Juliette D'Souza
Juliette D’Souza has been found guilty of 23 counts of fraud and deception camdennewjournal

A woman who conned £1m from vulnerable people by posing as a spiritual healer has been found guilty of deception and fraud.

Juliette D'Souza, 59, told people she would hang their donation money from a "magical tree" deep in the Amazon rainforest to somehow cure their problems, which ranged from leukaemia to infertility.

Presenting herself as a faith healer or shaman, D'Souza would then use the donations to fund her lavish lifestyle, which included Louis Vuitton handbags and holidays.

During her trial, one woman said D'Souza coaxed £170,000 from her so she could help her conceive a baby, before being told she should abort her six-week old foetus because it was "evil" and "deformed".

The woman, who cannot be named for legal reasons, described D'Souza as the "cruellest and most evil person" she had ever met.

D'Souza was found guilty of 20 counts of obtaining property by deception and three counts of fraud. These convictions relate to 10 victims and occurred between January 1998 and June 2010.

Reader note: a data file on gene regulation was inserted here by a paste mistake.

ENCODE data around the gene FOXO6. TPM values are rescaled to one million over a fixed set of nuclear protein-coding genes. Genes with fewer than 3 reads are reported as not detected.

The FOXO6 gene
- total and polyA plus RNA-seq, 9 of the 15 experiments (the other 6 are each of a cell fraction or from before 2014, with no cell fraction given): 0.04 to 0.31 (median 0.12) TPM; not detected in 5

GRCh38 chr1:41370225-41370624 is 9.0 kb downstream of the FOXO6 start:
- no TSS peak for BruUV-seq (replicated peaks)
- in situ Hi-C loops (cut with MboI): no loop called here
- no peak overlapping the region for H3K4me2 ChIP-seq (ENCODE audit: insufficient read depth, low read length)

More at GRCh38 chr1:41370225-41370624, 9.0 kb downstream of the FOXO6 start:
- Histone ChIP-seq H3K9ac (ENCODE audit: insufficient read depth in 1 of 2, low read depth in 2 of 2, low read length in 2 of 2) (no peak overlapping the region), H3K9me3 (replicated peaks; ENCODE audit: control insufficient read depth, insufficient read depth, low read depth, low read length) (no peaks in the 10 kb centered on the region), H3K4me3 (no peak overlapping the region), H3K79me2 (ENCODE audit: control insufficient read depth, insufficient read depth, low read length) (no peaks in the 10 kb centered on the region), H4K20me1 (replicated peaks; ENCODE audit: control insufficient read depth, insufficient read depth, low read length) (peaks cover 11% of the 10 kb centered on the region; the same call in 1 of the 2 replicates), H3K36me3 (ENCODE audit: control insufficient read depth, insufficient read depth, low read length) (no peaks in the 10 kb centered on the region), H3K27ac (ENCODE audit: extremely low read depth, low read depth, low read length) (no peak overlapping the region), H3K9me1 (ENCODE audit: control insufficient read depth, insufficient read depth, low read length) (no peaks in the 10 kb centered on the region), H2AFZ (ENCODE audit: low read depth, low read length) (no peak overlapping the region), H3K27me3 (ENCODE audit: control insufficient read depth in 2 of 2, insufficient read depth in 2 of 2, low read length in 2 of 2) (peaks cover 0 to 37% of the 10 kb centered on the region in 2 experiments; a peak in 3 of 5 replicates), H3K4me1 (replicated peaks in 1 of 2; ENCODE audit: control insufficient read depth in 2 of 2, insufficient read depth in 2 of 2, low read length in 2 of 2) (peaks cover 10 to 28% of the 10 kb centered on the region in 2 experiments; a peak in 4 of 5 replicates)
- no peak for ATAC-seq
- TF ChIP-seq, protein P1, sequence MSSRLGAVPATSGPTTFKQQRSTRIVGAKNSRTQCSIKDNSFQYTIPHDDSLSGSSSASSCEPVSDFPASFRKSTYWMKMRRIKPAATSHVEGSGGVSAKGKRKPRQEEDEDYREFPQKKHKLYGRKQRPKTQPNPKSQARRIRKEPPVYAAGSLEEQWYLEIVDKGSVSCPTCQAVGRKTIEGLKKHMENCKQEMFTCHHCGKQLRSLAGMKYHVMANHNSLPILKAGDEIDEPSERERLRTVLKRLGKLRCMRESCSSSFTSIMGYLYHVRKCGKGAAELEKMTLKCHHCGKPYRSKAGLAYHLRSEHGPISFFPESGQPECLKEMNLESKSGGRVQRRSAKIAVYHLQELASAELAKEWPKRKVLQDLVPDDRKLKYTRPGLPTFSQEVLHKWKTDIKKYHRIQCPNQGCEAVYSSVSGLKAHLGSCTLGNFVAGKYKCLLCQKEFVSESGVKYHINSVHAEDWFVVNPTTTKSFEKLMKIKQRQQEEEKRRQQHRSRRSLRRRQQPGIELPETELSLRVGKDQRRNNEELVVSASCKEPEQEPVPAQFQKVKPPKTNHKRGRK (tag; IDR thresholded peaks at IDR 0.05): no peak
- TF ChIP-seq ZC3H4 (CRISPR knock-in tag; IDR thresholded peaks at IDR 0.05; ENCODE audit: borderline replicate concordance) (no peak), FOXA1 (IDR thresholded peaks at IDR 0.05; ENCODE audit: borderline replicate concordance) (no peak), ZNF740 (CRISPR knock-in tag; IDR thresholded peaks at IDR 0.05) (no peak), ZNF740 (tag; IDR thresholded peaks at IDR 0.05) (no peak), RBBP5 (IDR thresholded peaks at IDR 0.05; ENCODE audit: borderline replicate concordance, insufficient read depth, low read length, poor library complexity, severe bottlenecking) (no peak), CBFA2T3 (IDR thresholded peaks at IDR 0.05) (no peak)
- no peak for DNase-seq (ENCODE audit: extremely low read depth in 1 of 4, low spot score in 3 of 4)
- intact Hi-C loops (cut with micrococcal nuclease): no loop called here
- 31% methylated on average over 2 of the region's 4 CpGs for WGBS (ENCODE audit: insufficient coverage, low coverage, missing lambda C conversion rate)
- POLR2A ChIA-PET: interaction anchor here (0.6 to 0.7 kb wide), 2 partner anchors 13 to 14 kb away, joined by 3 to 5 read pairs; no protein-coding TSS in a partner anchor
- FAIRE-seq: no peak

D'Souza's boasts included that she cured actor John Cleese's daughter of cancer and had high-profile clients including Simon Cowell and Princess Diana.

Elsewhere, the mother of a 10-year-old boy with Down's syndrome paid £42,000 to D'Souza after she claimed the money would cure his behavioural problems.

Sunday Times photographer Jocelyn Bain-Hogg, who paid a total of £43,000, was told his mother, who was due to have heart surgery, would die if he did not keep up the payments.

Retired solicitor Richard Collier-Wright also paid £7,000 to D'Souza to cure his leukaemia.

Following her conviction, Baljit Ubhey, CPS London chief crown prosecutor, said: "D'Souza is a convincing and manipulative liar who preyed on the vulnerability of her victims and completely betrayed their trust.

"She took advantage of their personal circumstances by persuading them that they needed to pay a financial sacrifice to protect themselves, their families and friends from problems including redundancy and serious illness. To increase her credibility, D'Souza told some of her victims she was a barrister.

"She told her victims that the money she took would be used as a spiritual offering but instead used it to fund her lavish lifestyle, purchasing designer handbags, jewellery and antique furniture, renting high value property, and taking luxurious holidays."

She is due to be sentenced on 30 May.